For the Anishinaabeg people, who span a vast geographic region from the Great Lakes to the Plains and beyond, stories are vessels of knowledge. They are bagijiganan, offerings of the possibilities within Anishinaabeg life. Existing along a broad narrative spectrum, from aadizookaanag (traditional or sacred narratives) to dibaajimowinan (histories and news)—as well as everything in between—storytelling is one of the central practices and methods of individual and community existence. Stories create and understand, survive and endure, revitalize and persist. They honor the past, recognize the present, and provide visions of the future. In remembering, (re)making, and (re)writing stories, Anishinaabeg storytellers have forged a well-traveled path of agency, resistance, and resurgence. Respecting this tradition, this groundbreaking anthology features twenty-four contributors who utilize creative and critical approaches to propose that this people’s stories carry dynamic answers to questions posed within Anishinaabeg communities, nations, and the world at large. Examining a range of stories and storytellers across time and space, each contributor explores how narratives form a cultural, political, and historical foundation for Anishinaabeg Studies. Written by Anishinaabeg and non-Anishinaabeg scholars, storytellers, and activists, these essays draw upon the power of cultural expression to illustrate active and ongoing senses of Anishinaabeg life. They are new and dynamic bagijiganan, revealing a viable and sustainable center for Anishinaabeg Studies, what it has been, what it is, what it can be.

M tis

Author: Chris Andersen
Publisher: UBC Press
ISBN: 9780774827232
Release Date: 2014-04-21
Genre: Social Science

Ask any Canadian what "Métis" means, and they will likely say "mixed race." Canadians consider Métis mixed in ways that other Indigenous people are not, and the census and courts have premised their recognition of Métis status on this race-based understanding. Andersen argues that Canada got it wrong. From its roots deep in the colonial past, the idea of Métis as mixed has slowly pervaded the Canadian consciousness until it settled in the realm of common sense. In the process, "Métis" has become a racial category rather than the identity of an Indigenous people with a shared sense of history and culture.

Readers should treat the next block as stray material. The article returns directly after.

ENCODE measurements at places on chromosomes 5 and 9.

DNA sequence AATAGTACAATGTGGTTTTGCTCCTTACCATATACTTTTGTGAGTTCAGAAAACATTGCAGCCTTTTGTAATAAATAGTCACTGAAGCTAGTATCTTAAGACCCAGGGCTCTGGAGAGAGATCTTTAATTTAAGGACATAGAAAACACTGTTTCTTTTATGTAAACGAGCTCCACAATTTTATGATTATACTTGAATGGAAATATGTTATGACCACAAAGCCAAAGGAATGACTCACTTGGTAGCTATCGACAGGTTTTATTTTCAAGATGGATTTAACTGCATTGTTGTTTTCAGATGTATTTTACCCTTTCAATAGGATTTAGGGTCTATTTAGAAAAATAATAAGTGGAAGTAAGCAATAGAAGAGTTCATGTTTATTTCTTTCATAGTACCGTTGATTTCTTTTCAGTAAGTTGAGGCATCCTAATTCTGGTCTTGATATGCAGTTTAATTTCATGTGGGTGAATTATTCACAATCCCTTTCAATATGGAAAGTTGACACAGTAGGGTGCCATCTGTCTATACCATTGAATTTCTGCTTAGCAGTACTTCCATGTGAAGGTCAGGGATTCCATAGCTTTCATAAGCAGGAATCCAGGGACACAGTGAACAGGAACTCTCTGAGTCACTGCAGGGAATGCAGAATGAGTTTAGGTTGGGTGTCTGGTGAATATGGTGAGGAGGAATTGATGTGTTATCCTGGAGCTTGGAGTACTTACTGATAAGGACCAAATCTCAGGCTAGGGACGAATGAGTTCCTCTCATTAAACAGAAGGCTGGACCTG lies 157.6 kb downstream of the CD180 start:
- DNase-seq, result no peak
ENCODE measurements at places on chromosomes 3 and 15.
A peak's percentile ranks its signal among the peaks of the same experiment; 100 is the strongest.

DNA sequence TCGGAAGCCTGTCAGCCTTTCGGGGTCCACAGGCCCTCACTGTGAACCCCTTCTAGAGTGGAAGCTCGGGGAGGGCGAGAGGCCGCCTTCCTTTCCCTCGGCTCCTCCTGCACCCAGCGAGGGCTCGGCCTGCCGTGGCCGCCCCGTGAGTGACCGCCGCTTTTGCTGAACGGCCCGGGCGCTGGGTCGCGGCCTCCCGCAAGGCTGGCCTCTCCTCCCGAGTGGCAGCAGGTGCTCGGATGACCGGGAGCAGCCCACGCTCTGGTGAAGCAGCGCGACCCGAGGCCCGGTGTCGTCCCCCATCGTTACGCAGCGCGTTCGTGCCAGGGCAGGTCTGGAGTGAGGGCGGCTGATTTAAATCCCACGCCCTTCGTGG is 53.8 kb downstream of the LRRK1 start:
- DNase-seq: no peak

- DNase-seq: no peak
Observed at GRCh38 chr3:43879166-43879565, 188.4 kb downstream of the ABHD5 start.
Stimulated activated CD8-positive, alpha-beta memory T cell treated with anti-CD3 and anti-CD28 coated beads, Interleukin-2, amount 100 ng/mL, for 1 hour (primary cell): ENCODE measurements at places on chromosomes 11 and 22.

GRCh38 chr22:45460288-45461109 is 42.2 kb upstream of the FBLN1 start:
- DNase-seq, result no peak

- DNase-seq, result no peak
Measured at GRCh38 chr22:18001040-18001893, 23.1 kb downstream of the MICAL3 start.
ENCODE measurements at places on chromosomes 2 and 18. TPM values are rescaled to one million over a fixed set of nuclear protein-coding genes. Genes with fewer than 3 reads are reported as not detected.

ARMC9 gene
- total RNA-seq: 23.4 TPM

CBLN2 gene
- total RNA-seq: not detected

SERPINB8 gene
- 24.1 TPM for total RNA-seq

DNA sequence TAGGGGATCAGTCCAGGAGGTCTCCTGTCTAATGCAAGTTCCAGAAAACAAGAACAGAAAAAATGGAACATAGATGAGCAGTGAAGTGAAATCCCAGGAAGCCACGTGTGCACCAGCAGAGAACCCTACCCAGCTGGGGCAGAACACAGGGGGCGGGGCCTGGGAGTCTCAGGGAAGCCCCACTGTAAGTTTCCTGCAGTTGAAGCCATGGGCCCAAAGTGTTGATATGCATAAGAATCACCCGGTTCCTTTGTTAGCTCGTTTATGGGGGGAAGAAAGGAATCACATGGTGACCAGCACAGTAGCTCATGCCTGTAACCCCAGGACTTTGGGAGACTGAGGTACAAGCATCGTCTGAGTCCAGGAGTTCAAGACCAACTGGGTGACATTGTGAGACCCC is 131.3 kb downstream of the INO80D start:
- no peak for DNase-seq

The Clay We Are Made Of

Author: Susan M. Hill
Publisher: Univ. of Manitoba Press
ISBN: 9780887554582
Release Date: 2017-04-28
Genre: History

If one seeks to understand Haudenosaunee (Six Nations) history, one must consider the history of Haudenosaunee land. For countless generations prior to European contact, land and territory informed Haudenosaunee thought and philosophy, and was a primary determinant of Haudenosaunee identity. In The Clay We Are Made Of, Susan M. Hill presents a revolutionary retelling of the history of the Grand River Haudenosaunee from their Creation Story through European contact to contemporary land claims negotiations. She incorporates Indigenous theory, Fourth world post-colonialism, and Amerindian autohistory, along with Haudenosaunee languages, oral records, and wampum strings to provide the most comprehensive account of the Haudenosaunee’s relationship to their land. Hill outlines the basic principles and historical knowledge contained within four key epics passed down through Haudenosaunee cultural history. She highlights the political role of women in land negotiations and dispels their misrepresentation in the scholarly canon. She guides the reader through treaty relationships with Dutch, French, and British settler nations, including the Kaswentha/Two-Row Wampum (the precursor to all future Haudenosaunee-European treaties), the Covenant Chain, the Nanfan Treaty, and the Haldimand Proclamation, and concludes with a discussion of the current problematic relationships between the Grand River Haudenosaunee, the Crown, and the Canadian government.

The White Earth Nation

Author: Gerald Vizenor
Publisher: U of Nebraska Press
ISBN: 9780803244658
Release Date: 2012-11-01
Genre: Social Science